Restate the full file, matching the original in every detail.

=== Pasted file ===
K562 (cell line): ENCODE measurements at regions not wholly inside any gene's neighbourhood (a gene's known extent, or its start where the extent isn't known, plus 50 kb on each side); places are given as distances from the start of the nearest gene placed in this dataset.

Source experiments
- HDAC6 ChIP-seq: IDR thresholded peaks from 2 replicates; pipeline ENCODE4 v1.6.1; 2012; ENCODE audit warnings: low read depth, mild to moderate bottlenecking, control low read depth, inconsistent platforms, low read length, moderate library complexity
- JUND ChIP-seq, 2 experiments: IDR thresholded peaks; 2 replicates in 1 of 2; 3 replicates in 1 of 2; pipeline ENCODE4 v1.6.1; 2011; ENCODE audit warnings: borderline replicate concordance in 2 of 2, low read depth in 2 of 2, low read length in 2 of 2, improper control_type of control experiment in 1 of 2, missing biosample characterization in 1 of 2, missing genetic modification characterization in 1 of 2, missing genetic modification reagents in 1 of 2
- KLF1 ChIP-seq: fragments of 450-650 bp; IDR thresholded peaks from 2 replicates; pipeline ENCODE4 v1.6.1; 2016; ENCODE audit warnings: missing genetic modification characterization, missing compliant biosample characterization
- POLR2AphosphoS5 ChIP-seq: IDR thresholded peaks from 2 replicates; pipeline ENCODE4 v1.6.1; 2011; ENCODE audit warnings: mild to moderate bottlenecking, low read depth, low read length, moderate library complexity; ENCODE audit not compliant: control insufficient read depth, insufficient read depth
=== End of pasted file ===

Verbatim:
K562 (cell line): ENCODE measurements at regions not wholly inside any gene's neighbourhood (a gene's known extent, or its start where the extent isn't known, plus 50 kb on each side); places are given as distances from the start of the nearest gene placed in this dataset.

Source experiments
- HDAC6 ChIP-seq: IDR thresholded peaks from 2 replicates; pipeline ENCODE4 v1.6.1; 2012; ENCODE audit warnings: low read depth, mild to moderate bottlenecking, control low read depth, inconsistent platforms, low read length, moderate library complexity
- JUND ChIP-seq, 2 experiments: IDR thresholded peaks; 2 replicates in 1 of 2; 3 replicates in 1 of 2; pipeline ENCODE4 v1.6.1; 2011; ENCODE audit warnings: borderline replicate concordance in 2 of 2, low read depth in 2 of 2, low read length in 2 of 2, improper control_type of control experiment in 1 of 2, missing biosample characterization in 1 of 2, missing genetic modification characterization in 1 of 2, missing genetic modification reagents in 1 of 2
- KLF1 ChIP-seq: fragments of 450-650 bp; IDR thresholded peaks from 2 replicates; pipeline ENCODE4 v1.6.1; 2016; ENCODE audit warnings: missing genetic modification characterization, missing compliant biosample characterization
- POLR2AphosphoS5 ChIP-seq: IDR thresholded peaks from 2 replicates; pipeline ENCODE4 v1.6.1; 2011; ENCODE audit warnings: mild to moderate bottlenecking, low read depth, low read length, moderate library complexity; ENCODE audit not compliant: control insufficient read depth, insufficient read depth